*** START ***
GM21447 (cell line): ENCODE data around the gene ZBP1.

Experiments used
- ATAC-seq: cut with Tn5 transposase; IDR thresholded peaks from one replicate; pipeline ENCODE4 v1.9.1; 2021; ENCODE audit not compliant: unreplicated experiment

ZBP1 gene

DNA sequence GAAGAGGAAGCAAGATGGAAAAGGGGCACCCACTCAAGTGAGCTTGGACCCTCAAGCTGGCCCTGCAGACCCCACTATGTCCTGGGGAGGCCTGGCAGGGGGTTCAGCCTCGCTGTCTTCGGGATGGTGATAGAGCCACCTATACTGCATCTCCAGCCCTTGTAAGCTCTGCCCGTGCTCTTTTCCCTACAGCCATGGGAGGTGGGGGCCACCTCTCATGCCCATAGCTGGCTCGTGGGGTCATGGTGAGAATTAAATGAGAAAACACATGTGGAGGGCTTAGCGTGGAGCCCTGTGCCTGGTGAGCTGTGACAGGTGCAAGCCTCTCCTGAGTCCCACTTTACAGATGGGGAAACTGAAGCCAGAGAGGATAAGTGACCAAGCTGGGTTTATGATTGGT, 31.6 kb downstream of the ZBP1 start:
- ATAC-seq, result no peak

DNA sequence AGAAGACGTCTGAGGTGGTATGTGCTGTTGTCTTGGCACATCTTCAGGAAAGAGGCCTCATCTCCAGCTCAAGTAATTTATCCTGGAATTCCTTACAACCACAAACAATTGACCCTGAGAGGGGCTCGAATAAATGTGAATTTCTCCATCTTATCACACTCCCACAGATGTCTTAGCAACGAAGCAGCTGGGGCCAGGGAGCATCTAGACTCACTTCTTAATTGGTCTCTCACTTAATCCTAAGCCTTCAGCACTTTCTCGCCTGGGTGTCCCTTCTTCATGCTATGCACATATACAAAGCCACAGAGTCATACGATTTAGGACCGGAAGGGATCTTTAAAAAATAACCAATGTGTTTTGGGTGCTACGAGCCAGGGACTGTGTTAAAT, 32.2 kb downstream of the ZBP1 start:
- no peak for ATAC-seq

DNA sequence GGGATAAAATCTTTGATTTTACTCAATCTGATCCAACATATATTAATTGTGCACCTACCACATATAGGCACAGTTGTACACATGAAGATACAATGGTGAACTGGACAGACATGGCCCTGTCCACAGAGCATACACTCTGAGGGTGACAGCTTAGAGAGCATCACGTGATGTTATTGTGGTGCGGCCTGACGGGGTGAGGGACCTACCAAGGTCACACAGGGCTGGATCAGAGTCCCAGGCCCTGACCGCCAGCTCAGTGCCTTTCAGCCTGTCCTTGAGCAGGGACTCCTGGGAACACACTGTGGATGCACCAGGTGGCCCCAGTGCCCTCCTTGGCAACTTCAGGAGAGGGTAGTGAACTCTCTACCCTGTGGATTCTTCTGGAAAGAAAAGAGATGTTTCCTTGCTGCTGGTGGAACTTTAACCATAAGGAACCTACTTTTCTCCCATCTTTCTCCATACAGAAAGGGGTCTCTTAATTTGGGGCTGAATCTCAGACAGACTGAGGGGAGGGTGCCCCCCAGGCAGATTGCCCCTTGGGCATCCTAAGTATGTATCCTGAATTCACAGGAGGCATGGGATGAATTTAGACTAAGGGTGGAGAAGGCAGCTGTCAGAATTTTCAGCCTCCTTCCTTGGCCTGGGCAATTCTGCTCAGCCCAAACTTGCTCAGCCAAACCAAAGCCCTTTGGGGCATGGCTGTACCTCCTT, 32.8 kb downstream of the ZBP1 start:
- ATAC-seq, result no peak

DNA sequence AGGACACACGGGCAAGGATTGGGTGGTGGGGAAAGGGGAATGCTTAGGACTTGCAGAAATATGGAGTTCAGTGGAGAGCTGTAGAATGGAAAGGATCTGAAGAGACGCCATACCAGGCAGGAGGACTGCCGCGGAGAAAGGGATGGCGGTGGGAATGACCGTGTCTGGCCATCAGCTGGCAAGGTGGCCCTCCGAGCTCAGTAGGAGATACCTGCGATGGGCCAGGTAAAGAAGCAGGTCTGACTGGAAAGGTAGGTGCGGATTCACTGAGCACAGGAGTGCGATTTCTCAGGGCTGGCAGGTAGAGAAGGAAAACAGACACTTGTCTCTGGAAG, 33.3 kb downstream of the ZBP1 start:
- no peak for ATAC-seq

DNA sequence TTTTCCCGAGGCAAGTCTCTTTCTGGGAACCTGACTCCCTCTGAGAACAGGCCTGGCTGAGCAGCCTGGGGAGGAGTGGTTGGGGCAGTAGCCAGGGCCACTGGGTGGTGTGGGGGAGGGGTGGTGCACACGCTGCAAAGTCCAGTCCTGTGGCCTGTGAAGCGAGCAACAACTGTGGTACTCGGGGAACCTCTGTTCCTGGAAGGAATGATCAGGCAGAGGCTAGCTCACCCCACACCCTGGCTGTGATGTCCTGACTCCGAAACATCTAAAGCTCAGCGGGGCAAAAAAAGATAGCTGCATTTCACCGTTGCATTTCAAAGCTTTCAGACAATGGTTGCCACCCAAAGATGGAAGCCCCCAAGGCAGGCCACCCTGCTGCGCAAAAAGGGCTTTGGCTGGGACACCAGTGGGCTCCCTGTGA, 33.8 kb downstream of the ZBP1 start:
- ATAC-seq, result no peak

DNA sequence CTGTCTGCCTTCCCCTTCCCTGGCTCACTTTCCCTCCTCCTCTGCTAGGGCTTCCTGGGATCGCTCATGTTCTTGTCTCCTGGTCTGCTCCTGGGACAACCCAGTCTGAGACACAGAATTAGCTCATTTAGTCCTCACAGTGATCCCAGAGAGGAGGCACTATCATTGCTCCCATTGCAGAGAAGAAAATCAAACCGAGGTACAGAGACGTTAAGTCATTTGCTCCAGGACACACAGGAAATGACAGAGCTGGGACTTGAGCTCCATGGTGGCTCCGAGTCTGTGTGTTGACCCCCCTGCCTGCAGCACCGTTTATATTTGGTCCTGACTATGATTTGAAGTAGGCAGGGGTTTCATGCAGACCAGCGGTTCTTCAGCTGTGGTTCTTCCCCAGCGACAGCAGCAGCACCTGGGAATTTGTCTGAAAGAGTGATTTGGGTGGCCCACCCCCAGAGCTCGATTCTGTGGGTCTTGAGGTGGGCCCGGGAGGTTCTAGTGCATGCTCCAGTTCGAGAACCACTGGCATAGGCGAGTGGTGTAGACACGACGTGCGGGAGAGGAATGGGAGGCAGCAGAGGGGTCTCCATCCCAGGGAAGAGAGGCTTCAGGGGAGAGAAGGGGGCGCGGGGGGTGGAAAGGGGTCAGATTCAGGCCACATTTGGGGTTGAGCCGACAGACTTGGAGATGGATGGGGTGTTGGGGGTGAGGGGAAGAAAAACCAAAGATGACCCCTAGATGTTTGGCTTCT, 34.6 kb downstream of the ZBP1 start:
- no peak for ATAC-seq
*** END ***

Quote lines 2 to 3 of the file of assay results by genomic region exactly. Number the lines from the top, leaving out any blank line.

Experiments used
- ATAC-seq: cut with Tn5 transposase; IDR thresholded peaks from one replicate; pipeline ENCODE4 v1.9.1; 2021; ENCODE audit not compliant: unreplicated experiment